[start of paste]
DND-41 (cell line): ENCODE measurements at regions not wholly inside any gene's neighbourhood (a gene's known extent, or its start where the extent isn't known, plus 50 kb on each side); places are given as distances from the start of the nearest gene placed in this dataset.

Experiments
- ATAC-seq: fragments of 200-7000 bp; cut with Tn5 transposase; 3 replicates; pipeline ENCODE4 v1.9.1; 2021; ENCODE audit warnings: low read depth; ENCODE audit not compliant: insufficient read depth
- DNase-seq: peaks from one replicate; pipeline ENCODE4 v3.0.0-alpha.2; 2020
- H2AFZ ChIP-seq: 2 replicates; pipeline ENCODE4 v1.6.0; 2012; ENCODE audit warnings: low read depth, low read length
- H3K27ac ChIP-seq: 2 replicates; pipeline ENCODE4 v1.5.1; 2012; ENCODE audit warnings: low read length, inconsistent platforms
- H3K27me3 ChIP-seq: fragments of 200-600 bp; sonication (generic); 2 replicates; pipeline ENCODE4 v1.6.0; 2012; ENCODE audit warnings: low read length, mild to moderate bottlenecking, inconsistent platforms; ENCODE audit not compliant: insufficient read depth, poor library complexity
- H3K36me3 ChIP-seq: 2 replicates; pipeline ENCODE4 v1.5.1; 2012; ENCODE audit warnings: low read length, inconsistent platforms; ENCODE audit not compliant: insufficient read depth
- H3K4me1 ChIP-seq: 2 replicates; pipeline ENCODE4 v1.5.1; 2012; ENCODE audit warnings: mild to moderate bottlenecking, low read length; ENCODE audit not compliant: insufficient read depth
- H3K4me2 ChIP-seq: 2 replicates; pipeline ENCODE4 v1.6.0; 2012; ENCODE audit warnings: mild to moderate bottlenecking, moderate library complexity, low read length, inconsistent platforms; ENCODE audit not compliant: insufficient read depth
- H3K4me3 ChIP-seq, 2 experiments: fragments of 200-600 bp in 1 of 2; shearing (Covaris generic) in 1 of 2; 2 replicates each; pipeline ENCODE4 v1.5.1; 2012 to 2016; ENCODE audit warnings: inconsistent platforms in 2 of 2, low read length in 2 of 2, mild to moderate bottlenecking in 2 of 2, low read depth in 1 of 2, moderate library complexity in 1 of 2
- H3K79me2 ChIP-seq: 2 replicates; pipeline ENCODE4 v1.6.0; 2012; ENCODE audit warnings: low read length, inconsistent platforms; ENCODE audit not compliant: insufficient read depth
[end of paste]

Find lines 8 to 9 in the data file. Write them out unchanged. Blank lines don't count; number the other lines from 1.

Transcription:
- H3K36me3 ChIP-seq: 2 replicates; pipeline ENCODE4 v1.5.1; 2012; ENCODE audit warnings: low read length, inconsistent platforms; ENCODE audit not compliant: insufficient read depth
- H3K4me1 ChIP-seq: 2 replicates; pipeline ENCODE4 v1.5.1; 2012; ENCODE audit warnings: mild to moderate bottlenecking, low read length; ENCODE audit not compliant: insufficient read depth